THE BOB DYLAN WATCH by Lawrence J. Epstein
This is my first post as a guest blogger. I’ll be writing regularly about recent and new material about Bob Dylan. With all the renewed interest in Dylan, I get the sense that we’re watching not so much the twilight of his staggering career, but the birth of his legacy.
I’ll be commenting on some of what emerges and I'll also take a look back at Dylan’s achievements. I don’t know if he’s a great poet, but I do know that he’s on the same intimate terms with the English language as a great poet. Indeed, what has always struck me was that he created a whole language. He provided his audience with aphoristic insights, memorable phrases that once embedded in their brains made appearances at crucial moments of their thinking.
He does that for me at least. Since I heard “The Times They Are A-Changin’” on the day before Thanksgiving in 1965, Dylan’s language has become part of my linguistic repertoire. Some people I know can’t work their way through an entire English sentence without swearing. Other friends can’t go through a day without quoting Dylan. He provides an emotional release, a sense of connecting to some cosmic truth for some, or perhaps connecting to their long-lost youth for others.
Recently, I’ve gotten a chance to talk with people about Dylan. Some of them are famous, like Pete Seeger, or Peter, Paul and Mary. Others are less famous, like B.J. Rolfzen, Dylan’s high school English teacher. They were all interesting, and I’ll be blogging about some of them as well.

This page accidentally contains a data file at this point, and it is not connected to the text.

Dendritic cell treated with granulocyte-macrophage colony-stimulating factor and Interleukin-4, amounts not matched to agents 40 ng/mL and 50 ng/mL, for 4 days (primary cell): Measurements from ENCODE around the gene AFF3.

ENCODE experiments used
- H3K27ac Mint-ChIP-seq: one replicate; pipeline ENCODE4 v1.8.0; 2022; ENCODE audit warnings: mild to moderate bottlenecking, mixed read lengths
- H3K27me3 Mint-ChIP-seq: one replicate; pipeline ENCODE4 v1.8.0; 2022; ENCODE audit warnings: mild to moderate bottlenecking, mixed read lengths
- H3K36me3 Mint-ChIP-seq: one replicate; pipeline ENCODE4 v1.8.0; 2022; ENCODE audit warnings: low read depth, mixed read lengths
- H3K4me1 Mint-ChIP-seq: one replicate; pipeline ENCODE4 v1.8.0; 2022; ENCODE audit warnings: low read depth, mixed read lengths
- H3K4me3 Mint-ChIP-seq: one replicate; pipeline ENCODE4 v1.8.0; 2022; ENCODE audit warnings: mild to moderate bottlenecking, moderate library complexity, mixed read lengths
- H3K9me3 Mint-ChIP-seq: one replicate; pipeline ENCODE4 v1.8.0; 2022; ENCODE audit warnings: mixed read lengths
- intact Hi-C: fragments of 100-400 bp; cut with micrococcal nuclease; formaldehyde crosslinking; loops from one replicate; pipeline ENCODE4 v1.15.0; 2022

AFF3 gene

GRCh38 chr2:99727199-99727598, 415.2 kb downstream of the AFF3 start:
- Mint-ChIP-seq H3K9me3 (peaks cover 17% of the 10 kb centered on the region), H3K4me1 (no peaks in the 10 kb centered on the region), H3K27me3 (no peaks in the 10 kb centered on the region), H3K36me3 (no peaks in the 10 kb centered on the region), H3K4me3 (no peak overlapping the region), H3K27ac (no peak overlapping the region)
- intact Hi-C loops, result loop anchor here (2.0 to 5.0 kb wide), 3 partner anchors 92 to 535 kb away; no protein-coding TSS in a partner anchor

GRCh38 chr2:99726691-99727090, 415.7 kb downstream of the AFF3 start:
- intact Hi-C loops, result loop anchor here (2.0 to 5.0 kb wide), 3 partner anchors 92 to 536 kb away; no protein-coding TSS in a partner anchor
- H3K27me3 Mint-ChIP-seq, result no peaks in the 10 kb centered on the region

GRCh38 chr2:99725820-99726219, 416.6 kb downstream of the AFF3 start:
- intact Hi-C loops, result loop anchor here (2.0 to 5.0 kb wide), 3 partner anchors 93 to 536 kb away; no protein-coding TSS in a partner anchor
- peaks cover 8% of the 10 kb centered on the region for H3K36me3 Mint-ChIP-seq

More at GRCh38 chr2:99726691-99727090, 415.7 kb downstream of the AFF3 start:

I know Dylan’s work is uneven and his voice has gone. Some people like the feminist critic Germaine Greer even berate his writing skills. She did this in a recent article with the deliberately unsubtle headline “Why do people think Bob Dylan was a great lyricist? That creep couldn't even write doggerel.”
I saw the film I’m Not There at one of the two theaters in my county where it was showing. The theater was a tiny one. About ten people had left by the middle of the film. I thought the movie was mostly startlingly creative and that Cate Blanchett gave a brave and brilliant performance. I loved the careful re-creations of people and scenes from Dylan media appearances and previous film about him. Still, it was useful for me to see how audience members voted with their feet.
That helps keep Dylan in perspective as I continue learning about him.
-- Lawrence J. Epstein